Despotović Family’s Review: Radiological Engineers in Sweden

15. December 2023.

Željko and Tatjana Despotović are radiological engineers. They recently moved to Karlstad, Sweden’s 20th biggest city and the capital of Värmland County. Here’s what they say about life and work there.

Karlstad, Švedska
Photo by Gustaf Karlsson on Unsplash

“The increasingly worse situation in Croatia encouraged us to move,” says Željko. They were considering moving to Great Britain or Ireland for years, as they assumed that knowing the language would help them overcome some initial challenges.

In the end, however, they opted for Sweden – because it presented a challenge, but also for other reasons that the Despotović family is still discovering, according to Željko.

Our agency helped them with their move. Together, we found Tatjana and Željko jobs in Karlstad, a city situated on the island of Tingvalla and the northern shore of Lake Vänern. The city is known for its university and history; it was, for example, the site of negotiations that ended the union between Norway and Sweden in 1905.

Let’s find out what the Despotović family thinks 6 months after their move.

Working Conditions in Sweden vs. Croatia

“The working conditions in Sweden are certainly better than in Croatia,” says Željko. He believes this is so primarily because the Swedish healthcare system has access to far more money.

However, he also points out that the Swedes have a different mentality.

“Colleagues in Croatia improvise more because the limited resources force them to. This is not ideal, but it does help develop an intelligent approach to work. On the other hand, since everything – literally everything – is available in Sweden, people strictly rely on written routines and rules. They’re not as prone to improvisation.”

However, Željko thinks that the work demands and the organization of the work are actually worse than in Croatia. He attributes this to the chronic lack of healthcare staff:

“On paper, there are many extra benefits. For example, an employee is entitled to 31 days of vacation every year. However, in order for you to actually use those days when you want to, you need to wait for approval. And, often, you won’t get it, because of the staff shortage.”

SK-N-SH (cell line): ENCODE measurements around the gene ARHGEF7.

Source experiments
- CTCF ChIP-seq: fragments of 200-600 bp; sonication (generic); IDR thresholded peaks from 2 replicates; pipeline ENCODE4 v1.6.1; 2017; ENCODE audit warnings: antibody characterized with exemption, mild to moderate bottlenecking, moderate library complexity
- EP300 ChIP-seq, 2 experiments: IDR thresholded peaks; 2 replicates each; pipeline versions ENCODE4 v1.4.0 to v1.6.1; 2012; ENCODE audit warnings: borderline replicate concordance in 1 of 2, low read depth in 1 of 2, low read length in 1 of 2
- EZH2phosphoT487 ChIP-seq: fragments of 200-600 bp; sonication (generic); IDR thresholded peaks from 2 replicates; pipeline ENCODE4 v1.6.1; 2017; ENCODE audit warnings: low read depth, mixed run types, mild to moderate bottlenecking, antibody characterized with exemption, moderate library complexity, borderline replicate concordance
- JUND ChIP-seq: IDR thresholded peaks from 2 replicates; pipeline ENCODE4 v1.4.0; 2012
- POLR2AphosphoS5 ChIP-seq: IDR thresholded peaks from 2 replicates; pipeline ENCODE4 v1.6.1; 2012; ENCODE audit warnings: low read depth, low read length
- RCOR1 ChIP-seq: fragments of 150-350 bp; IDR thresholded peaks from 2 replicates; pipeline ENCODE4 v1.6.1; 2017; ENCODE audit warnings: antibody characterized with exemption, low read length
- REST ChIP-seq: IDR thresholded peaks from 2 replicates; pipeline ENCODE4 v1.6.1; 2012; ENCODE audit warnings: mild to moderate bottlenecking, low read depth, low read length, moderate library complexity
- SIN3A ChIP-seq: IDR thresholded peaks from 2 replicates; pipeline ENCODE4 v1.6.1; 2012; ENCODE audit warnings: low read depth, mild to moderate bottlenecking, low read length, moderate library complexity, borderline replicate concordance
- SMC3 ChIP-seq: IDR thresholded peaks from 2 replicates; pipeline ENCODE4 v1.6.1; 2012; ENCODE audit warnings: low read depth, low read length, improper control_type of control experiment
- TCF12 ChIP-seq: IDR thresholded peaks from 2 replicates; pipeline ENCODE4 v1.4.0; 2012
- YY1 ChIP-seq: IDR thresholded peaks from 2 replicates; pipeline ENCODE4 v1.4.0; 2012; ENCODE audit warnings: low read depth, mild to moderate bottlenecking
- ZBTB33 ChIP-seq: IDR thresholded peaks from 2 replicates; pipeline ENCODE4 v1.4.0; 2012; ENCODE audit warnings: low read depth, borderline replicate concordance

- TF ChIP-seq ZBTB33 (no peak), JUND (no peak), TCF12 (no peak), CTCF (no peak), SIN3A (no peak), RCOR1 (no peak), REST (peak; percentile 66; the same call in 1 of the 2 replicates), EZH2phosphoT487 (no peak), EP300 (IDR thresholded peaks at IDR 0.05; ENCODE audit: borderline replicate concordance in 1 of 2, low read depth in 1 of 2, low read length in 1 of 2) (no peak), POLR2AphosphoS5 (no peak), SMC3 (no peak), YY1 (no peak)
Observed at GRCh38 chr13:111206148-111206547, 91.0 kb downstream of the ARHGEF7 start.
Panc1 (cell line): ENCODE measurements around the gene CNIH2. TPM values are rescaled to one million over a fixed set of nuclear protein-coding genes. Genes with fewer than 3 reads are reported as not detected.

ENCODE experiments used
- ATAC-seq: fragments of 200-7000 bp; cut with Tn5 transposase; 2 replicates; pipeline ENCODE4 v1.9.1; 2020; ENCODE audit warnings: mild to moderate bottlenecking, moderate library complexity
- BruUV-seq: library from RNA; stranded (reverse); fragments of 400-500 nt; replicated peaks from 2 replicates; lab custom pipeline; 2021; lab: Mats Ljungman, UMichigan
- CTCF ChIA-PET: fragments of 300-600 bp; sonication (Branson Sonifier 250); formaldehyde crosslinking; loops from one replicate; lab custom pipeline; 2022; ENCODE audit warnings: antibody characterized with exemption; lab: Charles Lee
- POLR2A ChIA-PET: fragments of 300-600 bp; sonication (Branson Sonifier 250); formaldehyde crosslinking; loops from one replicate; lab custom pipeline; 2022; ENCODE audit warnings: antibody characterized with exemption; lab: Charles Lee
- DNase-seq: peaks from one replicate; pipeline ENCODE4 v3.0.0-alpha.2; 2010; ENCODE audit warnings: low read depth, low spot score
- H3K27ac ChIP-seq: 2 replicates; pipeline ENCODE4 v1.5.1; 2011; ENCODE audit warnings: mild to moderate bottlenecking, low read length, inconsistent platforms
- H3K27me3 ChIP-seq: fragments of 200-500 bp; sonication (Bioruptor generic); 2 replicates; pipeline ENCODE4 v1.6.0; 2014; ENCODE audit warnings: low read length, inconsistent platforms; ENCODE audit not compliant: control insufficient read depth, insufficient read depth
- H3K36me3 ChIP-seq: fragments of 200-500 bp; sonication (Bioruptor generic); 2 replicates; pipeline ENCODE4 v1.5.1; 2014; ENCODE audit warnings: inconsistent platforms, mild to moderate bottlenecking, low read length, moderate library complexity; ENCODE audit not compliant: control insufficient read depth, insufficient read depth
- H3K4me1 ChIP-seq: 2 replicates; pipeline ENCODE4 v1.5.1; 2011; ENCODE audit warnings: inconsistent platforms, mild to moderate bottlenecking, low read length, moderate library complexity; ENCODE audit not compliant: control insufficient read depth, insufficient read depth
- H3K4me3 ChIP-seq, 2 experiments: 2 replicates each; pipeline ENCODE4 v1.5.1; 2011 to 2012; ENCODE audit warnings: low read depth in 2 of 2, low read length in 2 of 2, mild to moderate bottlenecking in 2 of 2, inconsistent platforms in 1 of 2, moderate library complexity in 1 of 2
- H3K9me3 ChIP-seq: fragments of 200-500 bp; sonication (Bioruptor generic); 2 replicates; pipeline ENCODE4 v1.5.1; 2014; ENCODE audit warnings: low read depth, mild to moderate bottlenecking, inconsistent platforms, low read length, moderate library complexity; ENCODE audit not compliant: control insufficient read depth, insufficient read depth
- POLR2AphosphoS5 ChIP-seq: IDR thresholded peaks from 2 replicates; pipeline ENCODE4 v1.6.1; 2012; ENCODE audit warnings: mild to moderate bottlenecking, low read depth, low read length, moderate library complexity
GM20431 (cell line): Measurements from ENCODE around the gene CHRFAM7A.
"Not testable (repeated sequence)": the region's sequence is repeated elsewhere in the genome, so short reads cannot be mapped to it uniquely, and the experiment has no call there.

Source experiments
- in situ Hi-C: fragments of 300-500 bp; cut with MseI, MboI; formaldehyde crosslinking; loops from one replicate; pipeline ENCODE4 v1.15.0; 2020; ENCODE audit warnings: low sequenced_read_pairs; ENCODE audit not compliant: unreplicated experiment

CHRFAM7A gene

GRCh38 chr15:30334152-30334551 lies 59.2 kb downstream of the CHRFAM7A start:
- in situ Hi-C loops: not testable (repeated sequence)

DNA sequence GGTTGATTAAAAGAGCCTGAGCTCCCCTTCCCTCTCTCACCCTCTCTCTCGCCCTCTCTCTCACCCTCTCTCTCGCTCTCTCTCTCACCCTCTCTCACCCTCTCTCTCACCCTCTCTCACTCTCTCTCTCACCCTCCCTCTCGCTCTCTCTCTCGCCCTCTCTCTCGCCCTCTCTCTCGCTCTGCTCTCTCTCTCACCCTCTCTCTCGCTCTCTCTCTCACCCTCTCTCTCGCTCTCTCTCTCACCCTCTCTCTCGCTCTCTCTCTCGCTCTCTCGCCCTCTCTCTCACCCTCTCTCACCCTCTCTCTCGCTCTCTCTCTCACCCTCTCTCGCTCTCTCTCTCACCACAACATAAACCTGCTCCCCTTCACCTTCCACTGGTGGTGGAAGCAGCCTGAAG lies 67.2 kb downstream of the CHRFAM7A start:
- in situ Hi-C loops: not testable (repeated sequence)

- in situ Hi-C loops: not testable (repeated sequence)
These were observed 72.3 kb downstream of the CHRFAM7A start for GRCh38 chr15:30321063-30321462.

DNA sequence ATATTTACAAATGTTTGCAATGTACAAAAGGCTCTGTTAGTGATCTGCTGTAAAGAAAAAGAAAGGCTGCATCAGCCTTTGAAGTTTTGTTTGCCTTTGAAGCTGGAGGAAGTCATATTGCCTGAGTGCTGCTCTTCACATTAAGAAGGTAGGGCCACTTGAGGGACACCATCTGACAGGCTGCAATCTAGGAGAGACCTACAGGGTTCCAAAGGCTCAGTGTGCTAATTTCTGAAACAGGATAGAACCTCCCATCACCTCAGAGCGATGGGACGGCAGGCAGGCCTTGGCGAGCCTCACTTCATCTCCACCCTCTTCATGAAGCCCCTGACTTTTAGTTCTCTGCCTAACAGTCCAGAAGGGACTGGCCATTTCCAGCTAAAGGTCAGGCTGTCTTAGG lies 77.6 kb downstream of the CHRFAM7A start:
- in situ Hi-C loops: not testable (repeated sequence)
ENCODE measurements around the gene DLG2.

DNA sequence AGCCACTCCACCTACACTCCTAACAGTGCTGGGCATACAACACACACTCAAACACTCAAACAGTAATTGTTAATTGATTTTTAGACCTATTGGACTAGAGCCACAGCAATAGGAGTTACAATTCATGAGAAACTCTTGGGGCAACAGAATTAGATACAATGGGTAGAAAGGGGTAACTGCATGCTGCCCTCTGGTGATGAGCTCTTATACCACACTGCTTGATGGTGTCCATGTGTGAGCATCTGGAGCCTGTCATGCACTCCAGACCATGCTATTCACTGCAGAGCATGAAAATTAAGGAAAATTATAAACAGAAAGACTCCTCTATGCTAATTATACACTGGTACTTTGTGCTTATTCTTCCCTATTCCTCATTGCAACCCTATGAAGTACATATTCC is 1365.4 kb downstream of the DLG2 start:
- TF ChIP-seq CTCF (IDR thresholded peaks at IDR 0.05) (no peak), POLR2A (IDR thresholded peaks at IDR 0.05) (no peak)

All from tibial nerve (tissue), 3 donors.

Radiology Engineers = Röntgensjuksköterska

Radiology engineers in Sweden are classified differently than in Croatia. They are called röntgensjuksköterska, which can be roughly translated to “röntgen nurse.”

“This means that, apart from the standard handling of medical equipment and imaging, we also sometimes need to assist doctors in fluoroscopy and some interventional procedures. We are also in charge of booking check-ups on the modalities we’re working on that day.”

This involves contacting the departments where the patients are staying, and often even directly contacting the patients who are waiting for their appointments at home.

An Average Workday of a Radiology Engineer

Željko also shared how his average workday looks during morning shifts. He emphasized that his department works 24/7, so he also works afternoon and night shifts, as well as on weekends.

An overview of Željko’s average workday:

  • 7:30 a.m.: the beginning of the workday
  • 9:00-9:20 a.m.: fika pause (coffee break)
  • around 11:30 a.m. – around 12:15 p.m.: launch break
  • 4:15 p.m.: the end of the workday
Tri kave u rukama
Swedes love their coffee breaks, or fika pauses. Photo by Nathan Dumlao on Unsplash

Reactions from Loved Ones and Advice for Colleagues

Željko says that their loved ones weren’t shocked by the family’s decision to move – mainly because they already moved across Croatia.

The relocation process went smoothly, and the family managed well in Sweden – they’ve been living and working there for 6 months. They also successfully communicate in Swedish, a language that was completely unknown to them prior to the move.

“We adapted, in our own and our colleagues’ opinions, very well.”

So, we asked Željko if he had any advice for colleagues who are currently considering moving themselves. He believes he cannot give strict advice because we’re all different, so there’s no point in encouraging others to move.

In his opinion, the decision must be made on an individual basis. A person needs to get up the courage and try for it for him or herself –“there’s no other way.” 

Are You Feeling Courageous, Too?

As Željko says, you need to be courageous to move and start working in another country. If you’re seriously considering that step, contact us at and we’d be happy to explain the whole process. Here’s also a brief reminder that we can help you with every step involved in relocating and finding a new job in Scandinavian countries.

Željko and Tatjana Despotović are some of the healthcare workers we helped achieve their dreams about living and working abroad. Find more reviews by our candidates here

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